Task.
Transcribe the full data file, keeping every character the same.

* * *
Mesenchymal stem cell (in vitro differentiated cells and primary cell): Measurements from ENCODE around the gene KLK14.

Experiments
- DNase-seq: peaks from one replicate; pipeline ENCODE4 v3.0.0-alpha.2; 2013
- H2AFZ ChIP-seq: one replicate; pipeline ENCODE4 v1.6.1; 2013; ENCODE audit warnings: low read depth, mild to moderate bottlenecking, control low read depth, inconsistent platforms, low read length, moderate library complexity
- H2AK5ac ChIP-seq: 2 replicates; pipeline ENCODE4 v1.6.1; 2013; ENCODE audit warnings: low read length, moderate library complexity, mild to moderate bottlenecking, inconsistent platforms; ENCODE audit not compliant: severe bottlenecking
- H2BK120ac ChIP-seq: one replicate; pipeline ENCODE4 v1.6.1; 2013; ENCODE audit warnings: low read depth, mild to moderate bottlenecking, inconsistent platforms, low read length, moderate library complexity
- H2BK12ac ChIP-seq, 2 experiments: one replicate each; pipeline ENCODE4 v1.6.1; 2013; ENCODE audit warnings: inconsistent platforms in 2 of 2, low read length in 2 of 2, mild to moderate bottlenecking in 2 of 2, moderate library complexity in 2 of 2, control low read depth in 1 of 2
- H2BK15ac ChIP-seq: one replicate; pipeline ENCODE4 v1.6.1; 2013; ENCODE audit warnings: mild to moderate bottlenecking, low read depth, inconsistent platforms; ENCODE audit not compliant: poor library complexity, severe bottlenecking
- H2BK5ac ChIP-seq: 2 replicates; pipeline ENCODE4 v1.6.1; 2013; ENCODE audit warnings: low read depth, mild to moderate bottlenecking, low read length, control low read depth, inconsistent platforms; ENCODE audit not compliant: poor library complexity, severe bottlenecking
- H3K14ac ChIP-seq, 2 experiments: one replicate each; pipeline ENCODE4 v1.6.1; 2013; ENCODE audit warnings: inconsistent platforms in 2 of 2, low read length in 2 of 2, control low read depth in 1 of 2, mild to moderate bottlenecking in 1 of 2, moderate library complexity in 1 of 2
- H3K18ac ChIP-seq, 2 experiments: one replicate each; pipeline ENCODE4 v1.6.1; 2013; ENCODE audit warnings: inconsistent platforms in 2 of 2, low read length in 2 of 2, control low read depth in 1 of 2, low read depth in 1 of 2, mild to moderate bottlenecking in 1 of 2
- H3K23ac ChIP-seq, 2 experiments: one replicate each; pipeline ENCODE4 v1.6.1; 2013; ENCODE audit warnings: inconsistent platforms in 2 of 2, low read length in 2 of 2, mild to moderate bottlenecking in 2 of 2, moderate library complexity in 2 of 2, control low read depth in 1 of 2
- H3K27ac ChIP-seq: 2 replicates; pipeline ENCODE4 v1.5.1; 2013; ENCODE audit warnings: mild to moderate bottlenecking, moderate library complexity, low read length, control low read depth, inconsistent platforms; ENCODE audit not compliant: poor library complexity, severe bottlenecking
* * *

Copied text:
Mesenchymal stem cell (in vitro differentiated cells and primary cell): Measurements from ENCODE around the gene KLK14.

Experiments
- DNase-seq: peaks from one replicate; pipeline ENCODE4 v3.0.0-alpha.2; 2013
- H2AFZ ChIP-seq: one replicate; pipeline ENCODE4 v1.6.1; 2013; ENCODE audit warnings: low read depth, mild to moderate bottlenecking, control low read depth, inconsistent platforms, low read length, moderate library complexity
- H2AK5ac ChIP-seq: 2 replicates; pipeline ENCODE4 v1.6.1; 2013; ENCODE audit warnings: low read length, moderate library complexity, mild to moderate bottlenecking, inconsistent platforms; ENCODE audit not compliant: severe bottlenecking
- H2BK120ac ChIP-seq: one replicate; pipeline ENCODE4 v1.6.1; 2013; ENCODE audit warnings: low read depth, mild to moderate bottlenecking, inconsistent platforms, low read length, moderate library complexity
- H2BK12ac ChIP-seq, 2 experiments: one replicate each; pipeline ENCODE4 v1.6.1; 2013; ENCODE audit warnings: inconsistent platforms in 2 of 2, low read length in 2 of 2, mild to moderate bottlenecking in 2 of 2, moderate library complexity in 2 of 2, control low read depth in 1 of 2
- H2BK15ac ChIP-seq: one replicate; pipeline ENCODE4 v1.6.1; 2013; ENCODE audit warnings: mild to moderate bottlenecking, low read depth, inconsistent platforms; ENCODE audit not compliant: poor library complexity, severe bottlenecking
- H2BK5ac ChIP-seq: 2 replicates; pipeline ENCODE4 v1.6.1; 2013; ENCODE audit warnings: low read depth, mild to moderate bottlenecking, low read length, control low read depth, inconsistent platforms; ENCODE audit not compliant: poor library complexity, severe bottlenecking
- H3K14ac ChIP-seq, 2 experiments: one replicate each; pipeline ENCODE4 v1.6.1; 2013; ENCODE audit warnings: inconsistent platforms in 2 of 2, low read length in 2 of 2, control low read depth in 1 of 2, mild to moderate bottlenecking in 1 of 2, moderate library complexity in 1 of 2
- H3K18ac ChIP-seq, 2 experiments: one replicate each; pipeline ENCODE4 v1.6.1; 2013; ENCODE audit warnings: inconsistent platforms in 2 of 2, low read length in 2 of 2, control low read depth in 1 of 2, low read depth in 1 of 2, mild to moderate bottlenecking in 1 of 2
- H3K23ac ChIP-seq, 2 experiments: one replicate each; pipeline ENCODE4 v1.6.1; 2013; ENCODE audit warnings: inconsistent platforms in 2 of 2, low read length in 2 of 2, mild to moderate bottlenecking in 2 of 2, moderate library complexity in 2 of 2, control low read depth in 1 of 2
- H3K27ac ChIP-seq: 2 replicates; pipeline ENCODE4 v1.5.1; 2013; ENCODE audit warnings: mild to moderate bottlenecking, moderate library complexity, low read length, control low read depth, inconsistent platforms; ENCODE audit not compliant: poor library complexity, severe bottlenecking